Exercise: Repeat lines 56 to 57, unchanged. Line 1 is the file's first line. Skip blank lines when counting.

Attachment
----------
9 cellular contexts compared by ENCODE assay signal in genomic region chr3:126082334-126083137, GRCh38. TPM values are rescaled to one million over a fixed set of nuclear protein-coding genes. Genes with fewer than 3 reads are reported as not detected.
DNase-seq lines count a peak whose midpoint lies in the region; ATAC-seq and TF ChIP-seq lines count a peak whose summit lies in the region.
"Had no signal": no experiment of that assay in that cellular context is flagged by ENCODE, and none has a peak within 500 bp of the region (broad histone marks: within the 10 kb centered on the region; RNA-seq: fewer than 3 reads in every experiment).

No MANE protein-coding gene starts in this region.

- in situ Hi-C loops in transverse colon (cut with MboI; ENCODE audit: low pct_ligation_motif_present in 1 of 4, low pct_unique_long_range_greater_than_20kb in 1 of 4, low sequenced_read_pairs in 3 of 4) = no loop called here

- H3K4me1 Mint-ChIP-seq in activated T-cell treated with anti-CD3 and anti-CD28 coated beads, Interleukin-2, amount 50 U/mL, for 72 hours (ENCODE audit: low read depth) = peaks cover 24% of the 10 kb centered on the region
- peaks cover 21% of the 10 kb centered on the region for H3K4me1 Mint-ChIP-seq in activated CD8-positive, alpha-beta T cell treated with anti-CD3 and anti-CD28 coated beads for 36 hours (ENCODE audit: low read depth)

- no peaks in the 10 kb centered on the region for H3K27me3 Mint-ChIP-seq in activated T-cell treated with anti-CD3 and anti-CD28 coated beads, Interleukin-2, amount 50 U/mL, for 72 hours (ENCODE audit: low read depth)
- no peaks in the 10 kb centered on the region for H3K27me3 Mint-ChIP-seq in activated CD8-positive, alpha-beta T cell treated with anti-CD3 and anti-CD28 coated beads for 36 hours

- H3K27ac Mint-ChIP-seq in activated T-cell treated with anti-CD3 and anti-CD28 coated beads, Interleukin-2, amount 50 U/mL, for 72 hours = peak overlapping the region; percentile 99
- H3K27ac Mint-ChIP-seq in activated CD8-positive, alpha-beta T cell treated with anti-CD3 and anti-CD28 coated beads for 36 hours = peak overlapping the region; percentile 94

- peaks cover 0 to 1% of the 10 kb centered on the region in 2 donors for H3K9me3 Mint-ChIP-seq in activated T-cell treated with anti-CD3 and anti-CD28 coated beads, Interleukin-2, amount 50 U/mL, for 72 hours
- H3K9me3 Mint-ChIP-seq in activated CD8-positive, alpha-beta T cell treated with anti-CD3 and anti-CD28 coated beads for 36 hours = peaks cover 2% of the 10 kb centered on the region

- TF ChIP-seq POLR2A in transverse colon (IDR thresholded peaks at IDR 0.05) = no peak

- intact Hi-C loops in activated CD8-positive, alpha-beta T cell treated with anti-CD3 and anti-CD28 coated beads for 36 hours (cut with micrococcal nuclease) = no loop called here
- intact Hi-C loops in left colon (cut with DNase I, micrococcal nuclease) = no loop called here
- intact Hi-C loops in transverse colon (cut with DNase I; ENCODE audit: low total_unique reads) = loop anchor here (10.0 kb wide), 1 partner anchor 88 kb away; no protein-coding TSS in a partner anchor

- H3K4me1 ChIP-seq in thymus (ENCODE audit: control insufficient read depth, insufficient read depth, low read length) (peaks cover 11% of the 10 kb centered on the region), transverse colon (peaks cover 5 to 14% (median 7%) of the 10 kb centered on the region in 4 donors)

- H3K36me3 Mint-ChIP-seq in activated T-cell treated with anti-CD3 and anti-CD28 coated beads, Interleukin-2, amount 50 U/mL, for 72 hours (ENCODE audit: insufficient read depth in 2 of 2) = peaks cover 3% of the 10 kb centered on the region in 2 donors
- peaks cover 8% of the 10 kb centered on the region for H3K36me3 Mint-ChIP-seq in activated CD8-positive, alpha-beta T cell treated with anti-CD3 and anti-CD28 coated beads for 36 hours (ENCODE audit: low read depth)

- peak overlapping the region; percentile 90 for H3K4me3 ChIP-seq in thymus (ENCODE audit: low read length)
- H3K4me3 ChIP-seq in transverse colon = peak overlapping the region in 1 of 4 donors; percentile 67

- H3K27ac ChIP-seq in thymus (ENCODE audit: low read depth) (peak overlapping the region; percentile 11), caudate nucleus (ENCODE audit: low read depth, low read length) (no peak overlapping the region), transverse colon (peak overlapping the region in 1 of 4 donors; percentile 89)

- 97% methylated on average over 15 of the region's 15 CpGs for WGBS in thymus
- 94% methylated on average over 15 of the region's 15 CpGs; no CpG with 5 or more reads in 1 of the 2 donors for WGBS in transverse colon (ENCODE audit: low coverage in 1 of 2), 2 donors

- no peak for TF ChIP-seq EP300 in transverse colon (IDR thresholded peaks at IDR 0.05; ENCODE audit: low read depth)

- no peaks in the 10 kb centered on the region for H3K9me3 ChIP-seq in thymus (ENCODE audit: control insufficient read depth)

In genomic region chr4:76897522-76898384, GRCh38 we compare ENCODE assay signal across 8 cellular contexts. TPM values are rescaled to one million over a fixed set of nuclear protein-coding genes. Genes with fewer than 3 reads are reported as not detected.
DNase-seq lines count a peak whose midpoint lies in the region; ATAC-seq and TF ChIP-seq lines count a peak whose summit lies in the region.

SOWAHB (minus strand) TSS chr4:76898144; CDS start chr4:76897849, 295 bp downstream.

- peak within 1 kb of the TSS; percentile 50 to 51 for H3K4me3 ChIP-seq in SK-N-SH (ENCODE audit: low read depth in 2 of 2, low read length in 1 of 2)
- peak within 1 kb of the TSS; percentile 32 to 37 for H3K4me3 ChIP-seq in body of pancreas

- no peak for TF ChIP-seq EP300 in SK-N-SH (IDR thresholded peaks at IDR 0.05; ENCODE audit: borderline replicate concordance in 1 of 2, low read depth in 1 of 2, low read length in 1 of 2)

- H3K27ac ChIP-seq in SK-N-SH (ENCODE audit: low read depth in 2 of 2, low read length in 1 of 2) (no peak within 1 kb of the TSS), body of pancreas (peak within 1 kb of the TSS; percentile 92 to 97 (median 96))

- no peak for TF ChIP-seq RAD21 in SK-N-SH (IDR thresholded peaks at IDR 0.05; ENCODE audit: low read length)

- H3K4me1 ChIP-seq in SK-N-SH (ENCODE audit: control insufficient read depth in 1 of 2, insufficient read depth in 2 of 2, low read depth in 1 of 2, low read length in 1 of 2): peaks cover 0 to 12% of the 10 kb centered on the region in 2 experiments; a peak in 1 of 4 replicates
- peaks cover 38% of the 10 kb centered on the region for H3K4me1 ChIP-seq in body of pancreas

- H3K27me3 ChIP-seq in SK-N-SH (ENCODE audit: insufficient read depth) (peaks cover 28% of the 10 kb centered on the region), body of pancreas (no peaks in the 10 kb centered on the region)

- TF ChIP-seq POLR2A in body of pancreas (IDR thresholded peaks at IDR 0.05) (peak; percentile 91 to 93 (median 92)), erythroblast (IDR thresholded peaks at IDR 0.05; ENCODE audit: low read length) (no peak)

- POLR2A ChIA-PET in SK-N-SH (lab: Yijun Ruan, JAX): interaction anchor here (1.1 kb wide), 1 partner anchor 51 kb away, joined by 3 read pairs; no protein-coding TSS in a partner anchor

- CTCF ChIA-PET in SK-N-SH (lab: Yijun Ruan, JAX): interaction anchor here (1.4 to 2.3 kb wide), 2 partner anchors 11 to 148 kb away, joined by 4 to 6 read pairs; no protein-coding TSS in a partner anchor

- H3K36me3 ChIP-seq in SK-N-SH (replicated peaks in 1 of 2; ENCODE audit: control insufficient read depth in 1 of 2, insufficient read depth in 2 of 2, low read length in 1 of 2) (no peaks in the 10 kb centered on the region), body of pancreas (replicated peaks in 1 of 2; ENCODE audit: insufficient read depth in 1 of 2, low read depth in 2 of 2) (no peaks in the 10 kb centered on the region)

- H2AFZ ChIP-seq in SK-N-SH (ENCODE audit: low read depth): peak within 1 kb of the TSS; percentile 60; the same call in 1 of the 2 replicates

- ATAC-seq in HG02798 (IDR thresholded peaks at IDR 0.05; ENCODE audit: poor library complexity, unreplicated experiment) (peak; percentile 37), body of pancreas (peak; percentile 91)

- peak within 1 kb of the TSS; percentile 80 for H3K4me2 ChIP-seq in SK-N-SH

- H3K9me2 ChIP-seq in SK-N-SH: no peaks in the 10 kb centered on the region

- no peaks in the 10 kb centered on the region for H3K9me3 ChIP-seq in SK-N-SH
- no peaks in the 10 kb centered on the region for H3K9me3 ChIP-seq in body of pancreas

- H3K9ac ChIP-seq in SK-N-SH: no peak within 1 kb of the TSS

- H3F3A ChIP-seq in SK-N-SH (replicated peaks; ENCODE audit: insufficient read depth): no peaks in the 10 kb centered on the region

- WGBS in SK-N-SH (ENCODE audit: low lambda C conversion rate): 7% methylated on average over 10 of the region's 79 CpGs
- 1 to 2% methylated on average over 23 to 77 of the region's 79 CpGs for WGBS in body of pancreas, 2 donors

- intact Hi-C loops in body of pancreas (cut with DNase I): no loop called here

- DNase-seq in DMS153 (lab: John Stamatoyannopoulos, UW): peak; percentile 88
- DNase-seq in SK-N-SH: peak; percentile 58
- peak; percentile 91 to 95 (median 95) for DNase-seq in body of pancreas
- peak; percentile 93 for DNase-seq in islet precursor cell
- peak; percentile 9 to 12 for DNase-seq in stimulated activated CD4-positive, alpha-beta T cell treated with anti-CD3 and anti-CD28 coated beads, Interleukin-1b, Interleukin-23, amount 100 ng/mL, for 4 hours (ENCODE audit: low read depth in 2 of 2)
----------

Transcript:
- peak; percentile 91 to 95 (median 95) for DNase-seq in body of pancreas
- peak; percentile 93 for DNase-seq in islet precursor cell